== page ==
The Blog

A Tribute to a Strong Irish Woman, and a Curious Question of Fate

 Kate Byrne Mackin (1861-1918)

Although I never met my great-grandmother Kate, I’m guessing that she was a tough and determined women.  Kate married Joe Mackin on September 6, 1877 at St. Peter’s Roman Catholic Church in Drogheda, County Louth, Ireland.  Kate gave birth at least ten times, maybe eleven.  My grandfather Raymond often argued with his older brother Henry over this fact. Who knows.

The Mackin family immigrated to America in 1884. At this point, the family numbered only six individuals.  They stayed in New York City for a short time and eventually made their way to Portland, Oregon.  Joe loved Kate. Unfortunately, his love for whiskey and beer caused much trouble for them. The story handed down to me is that Joe was a steveador (dock worker).  Every two weeks, Joe was paid.  However, between the pay master’s office and Joe and Kate’s home were a number of drinking establishments. By the time Joe got home, his pay packet was often gone.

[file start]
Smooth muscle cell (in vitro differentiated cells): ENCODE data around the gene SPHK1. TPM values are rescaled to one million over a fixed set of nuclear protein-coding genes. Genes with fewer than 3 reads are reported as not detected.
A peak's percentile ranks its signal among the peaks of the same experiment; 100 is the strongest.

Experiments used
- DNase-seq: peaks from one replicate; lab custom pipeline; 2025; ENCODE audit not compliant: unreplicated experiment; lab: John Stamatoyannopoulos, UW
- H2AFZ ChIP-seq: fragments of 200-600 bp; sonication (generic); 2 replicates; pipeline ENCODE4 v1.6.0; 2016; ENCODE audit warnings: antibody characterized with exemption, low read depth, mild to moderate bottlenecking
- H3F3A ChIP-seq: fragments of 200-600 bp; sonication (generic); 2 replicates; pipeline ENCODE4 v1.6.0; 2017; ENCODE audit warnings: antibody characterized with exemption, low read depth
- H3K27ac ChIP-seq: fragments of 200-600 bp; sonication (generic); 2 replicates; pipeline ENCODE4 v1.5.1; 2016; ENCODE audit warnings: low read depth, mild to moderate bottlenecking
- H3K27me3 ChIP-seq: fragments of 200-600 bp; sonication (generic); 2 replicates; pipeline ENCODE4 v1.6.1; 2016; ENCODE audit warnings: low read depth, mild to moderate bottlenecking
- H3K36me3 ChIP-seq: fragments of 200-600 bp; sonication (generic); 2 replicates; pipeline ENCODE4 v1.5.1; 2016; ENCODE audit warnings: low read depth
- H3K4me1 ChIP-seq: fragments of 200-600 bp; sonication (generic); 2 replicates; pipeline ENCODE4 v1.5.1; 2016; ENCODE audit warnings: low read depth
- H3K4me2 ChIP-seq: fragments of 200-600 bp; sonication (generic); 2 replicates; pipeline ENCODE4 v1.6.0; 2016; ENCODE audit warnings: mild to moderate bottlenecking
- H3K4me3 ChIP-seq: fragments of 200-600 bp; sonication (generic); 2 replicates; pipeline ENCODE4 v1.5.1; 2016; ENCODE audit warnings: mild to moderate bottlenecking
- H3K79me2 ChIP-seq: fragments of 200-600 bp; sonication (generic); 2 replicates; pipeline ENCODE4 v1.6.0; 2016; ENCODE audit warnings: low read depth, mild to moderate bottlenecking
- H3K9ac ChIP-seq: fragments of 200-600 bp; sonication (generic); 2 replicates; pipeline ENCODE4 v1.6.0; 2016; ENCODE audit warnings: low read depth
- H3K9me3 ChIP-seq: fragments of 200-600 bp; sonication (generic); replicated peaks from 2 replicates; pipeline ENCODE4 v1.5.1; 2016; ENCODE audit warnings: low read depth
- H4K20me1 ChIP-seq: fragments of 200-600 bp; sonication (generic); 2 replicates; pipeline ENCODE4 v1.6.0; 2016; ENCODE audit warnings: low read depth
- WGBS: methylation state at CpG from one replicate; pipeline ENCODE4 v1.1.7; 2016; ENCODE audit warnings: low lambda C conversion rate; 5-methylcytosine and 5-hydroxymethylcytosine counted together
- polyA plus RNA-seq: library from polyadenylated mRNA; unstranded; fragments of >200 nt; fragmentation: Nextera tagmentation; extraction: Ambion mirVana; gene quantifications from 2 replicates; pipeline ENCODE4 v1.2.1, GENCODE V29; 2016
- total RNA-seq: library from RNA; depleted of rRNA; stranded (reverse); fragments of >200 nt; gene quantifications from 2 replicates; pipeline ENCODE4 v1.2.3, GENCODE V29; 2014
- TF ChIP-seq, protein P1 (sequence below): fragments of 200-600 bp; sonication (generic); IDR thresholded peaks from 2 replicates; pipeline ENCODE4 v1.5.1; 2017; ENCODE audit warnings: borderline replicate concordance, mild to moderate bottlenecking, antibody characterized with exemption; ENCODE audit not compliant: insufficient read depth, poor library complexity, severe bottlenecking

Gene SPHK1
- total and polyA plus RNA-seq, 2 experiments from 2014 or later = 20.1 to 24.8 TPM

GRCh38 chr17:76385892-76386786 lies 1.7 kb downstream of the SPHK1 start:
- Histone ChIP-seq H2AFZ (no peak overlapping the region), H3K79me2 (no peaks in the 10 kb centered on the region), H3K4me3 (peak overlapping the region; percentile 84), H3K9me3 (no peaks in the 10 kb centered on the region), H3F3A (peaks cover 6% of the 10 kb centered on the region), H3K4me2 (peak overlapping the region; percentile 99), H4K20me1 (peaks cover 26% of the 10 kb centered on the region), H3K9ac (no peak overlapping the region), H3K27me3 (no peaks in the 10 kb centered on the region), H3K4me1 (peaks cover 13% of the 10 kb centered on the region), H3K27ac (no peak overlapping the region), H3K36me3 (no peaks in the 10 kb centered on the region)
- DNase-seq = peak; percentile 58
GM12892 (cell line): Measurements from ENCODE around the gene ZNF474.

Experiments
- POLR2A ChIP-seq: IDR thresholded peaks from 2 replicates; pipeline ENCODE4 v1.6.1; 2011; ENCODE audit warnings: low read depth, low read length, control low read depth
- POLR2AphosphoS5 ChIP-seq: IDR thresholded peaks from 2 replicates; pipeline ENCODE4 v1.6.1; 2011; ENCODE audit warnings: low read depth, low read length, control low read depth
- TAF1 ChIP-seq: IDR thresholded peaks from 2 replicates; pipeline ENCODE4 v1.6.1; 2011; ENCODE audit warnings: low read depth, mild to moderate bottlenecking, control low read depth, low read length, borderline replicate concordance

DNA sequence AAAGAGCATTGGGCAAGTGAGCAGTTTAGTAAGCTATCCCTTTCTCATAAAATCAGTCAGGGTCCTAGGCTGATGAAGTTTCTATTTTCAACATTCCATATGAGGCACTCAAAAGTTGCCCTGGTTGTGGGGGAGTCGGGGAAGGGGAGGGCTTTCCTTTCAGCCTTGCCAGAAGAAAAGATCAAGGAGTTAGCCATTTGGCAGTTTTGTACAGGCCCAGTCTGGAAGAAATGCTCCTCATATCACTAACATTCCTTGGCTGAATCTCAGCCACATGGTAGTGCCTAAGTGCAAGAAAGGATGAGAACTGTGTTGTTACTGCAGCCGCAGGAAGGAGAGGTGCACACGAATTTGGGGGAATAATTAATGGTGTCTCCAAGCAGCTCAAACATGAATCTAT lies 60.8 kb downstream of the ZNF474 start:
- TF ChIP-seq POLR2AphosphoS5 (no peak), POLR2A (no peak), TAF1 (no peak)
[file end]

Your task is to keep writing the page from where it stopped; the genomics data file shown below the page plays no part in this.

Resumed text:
Kate, being the smart woman that she was, decided that she would be the one to pick up Joe’s pay packet.  I have often wondered whether her decision ever provoked bitter arguments between the two of them. But the scheme worked perfectly.

Because of Kate’s decision to manage the money in the Mackin family, they were able to buy two homes on Garfield Street in a suburb of Portland, Oregon.  The second home became a rental property, and provided additional income for the growing family.

In November, 1918 Kate died from pneumonia at the age of 57. She was a victim of the Great Flu Pandemic of 1918. Joe died much later, in 1937.

At the time of my great grandmother’s death, my grandfather Raymond was in the US Army and stationed at Camp Lewis, Washington. He was due to be shipped out with his regiment to fight in WWI.  However, he was given permission to attend his mother’s funeral. His regiment left for Europe without him, and soon WWI came to an end. He would never leave the US.

If my grandfather had left with his regiment, I wonder if he would have survived the war. Would he have been injured? Would my branch of the Mackin Family Tree ever have grown? Those are questions I often ponder, but will never be able to answer.

As St. Patrick’s Day approaches, what stories have you been told about your ancestors? If you could ask one question of an ancestor, what would that question be?